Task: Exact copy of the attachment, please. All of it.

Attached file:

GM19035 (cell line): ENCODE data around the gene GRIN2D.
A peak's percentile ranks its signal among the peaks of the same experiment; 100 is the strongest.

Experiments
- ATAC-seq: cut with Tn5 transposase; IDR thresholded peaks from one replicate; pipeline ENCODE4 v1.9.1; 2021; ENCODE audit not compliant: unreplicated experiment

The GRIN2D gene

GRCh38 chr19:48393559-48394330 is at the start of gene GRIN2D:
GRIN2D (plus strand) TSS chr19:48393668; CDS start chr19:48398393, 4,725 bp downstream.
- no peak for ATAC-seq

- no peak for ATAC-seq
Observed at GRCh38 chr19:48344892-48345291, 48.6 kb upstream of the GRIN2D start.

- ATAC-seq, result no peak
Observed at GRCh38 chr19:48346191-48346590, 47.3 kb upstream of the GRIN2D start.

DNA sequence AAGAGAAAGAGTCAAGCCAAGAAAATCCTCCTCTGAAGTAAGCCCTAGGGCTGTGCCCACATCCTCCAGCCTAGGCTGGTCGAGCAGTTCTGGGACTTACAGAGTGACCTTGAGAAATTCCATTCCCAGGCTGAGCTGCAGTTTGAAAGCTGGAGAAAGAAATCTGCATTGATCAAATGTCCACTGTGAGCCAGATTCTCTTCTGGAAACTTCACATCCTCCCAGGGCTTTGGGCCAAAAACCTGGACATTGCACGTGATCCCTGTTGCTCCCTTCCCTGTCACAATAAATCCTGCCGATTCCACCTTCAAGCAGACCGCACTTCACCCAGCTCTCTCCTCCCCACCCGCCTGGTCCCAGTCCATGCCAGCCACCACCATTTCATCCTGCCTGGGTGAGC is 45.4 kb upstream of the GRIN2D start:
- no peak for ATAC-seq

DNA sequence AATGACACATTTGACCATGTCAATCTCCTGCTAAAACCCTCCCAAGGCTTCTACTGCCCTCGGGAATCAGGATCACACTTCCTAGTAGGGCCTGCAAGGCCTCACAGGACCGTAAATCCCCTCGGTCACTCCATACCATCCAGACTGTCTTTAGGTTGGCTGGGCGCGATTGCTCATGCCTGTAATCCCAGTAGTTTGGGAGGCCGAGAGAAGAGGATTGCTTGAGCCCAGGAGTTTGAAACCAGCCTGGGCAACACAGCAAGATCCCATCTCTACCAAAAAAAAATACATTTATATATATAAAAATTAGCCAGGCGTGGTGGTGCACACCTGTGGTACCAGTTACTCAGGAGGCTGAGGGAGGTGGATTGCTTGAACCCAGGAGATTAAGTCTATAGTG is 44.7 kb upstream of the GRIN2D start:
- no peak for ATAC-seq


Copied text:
GM19035 (cell line): ENCODE data around the gene GRIN2D.
A peak's percentile ranks its signal among the peaks of the same experiment; 100 is the strongest.

Experiments
- ATAC-seq: cut with Tn5 transposase; IDR thresholded peaks from one replicate; pipeline ENCODE4 v1.9.1; 2021; ENCODE audit not compliant: unreplicated experiment

The GRIN2D gene

GRCh38 chr19:48393559-48394330 is at the start of gene GRIN2D:
GRIN2D (plus strand) TSS chr19:48393668; CDS start chr19:48398393, 4,725 bp downstream.
- no peak for ATAC-seq

- no peak for ATAC-seq
Observed at GRCh38 chr19:48344892-48345291, 48.6 kb upstream of the GRIN2D start.

- ATAC-seq, result no peak
Observed at GRCh38 chr19:48346191-48346590, 47.3 kb upstream of the GRIN2D start.

DNA sequence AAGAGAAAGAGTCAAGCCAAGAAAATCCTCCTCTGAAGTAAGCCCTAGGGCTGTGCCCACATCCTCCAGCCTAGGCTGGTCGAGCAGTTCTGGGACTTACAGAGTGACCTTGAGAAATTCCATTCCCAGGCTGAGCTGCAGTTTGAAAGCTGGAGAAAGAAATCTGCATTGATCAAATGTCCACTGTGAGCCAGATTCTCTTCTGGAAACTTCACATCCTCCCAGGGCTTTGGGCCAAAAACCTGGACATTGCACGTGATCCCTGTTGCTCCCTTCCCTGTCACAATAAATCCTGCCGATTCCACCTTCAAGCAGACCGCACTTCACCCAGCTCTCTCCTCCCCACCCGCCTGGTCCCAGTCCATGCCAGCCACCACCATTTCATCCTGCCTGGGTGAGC is 45.4 kb upstream of the GRIN2D start:
- no peak for ATAC-seq

DNA sequence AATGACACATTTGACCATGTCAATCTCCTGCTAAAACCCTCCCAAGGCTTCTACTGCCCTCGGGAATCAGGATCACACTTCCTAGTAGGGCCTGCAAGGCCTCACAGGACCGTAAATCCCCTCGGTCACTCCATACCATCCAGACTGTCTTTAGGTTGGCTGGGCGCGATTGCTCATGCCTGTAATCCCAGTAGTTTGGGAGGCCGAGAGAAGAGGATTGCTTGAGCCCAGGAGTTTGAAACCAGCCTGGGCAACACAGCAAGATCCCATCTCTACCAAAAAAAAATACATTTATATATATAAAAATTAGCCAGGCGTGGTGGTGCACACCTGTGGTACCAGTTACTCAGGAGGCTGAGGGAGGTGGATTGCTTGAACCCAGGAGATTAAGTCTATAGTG is 44.7 kb upstream of the GRIN2D start:
- no peak for ATAC-seq